Targeting force regulation to treat kidney disease

Year of award: 2016


  • Prof Rachel LennonĀ 

    University of Manchester

Project summary

Each human kidney contains about a million tiny filters that enable the excretion of waste products from the body. Diseases that cause scarring of the filters can lead to kidney failure and there are no curative treatments. The filters contain specialised cells that create and are supported by a scaffold known as the glomerular basement membrane (GBM). In mice we found that GBM defects occur before there is evidence of kidney disease. We propose that these early defects start a process that leads to scarring of the filters and that this process is worsened by an inability of the specialised cells to respond to increased forces such as high blood pressure.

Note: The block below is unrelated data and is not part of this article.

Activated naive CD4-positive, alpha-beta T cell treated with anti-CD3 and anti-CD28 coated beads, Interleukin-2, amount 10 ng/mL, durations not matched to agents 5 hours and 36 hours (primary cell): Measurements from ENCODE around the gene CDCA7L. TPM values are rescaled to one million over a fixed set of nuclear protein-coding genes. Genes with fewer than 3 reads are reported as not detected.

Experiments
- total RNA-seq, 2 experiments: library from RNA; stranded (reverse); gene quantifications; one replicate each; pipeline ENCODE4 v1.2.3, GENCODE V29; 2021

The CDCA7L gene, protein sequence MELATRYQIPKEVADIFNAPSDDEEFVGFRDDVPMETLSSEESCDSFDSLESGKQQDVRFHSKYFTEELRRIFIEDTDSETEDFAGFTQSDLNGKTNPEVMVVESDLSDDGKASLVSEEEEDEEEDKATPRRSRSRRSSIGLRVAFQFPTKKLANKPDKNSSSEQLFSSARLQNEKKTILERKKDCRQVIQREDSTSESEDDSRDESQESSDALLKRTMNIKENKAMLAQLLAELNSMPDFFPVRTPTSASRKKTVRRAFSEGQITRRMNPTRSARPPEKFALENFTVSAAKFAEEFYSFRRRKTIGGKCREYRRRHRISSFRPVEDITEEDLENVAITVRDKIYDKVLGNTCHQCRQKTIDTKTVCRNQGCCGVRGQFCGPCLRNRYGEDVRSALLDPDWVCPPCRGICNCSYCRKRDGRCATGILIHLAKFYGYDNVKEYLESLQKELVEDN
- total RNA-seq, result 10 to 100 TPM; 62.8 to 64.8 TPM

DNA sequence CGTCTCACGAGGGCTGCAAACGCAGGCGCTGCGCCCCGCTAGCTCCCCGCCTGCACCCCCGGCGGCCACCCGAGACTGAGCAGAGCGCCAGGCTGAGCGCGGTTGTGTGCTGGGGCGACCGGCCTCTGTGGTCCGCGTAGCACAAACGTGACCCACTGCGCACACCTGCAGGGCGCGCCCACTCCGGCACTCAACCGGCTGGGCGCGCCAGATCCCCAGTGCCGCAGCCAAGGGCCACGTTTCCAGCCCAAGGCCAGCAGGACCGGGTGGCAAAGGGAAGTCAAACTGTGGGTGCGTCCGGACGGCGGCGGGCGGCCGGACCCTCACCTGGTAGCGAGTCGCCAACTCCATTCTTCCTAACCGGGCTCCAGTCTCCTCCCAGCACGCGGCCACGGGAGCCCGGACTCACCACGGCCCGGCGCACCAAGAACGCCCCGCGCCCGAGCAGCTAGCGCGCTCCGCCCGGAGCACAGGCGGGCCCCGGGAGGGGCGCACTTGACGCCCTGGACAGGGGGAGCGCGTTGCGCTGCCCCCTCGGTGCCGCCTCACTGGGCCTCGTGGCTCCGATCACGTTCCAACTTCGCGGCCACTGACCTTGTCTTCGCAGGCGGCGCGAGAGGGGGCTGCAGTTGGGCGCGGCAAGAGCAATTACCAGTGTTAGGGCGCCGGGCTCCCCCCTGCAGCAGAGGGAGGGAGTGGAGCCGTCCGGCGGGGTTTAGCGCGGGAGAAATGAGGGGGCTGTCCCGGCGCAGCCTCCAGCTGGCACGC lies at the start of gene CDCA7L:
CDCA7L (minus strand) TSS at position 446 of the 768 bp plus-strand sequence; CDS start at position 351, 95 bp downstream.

To test our hypothesis we will study mouse models of human kidney disease and human cells in culture. Using mass spectrometry and powerful microscopy we will define in great detail the progression of scarring in the kidney filters and how this responds to treatment with angiotensin-converting-enzyme (ACE) inhibitors which can slow the progression of kidney disease.

This research will find new explanations for how the filters scar and identify targets for new treatment. This could have significant impact on the early detection and treatment of kidney disease.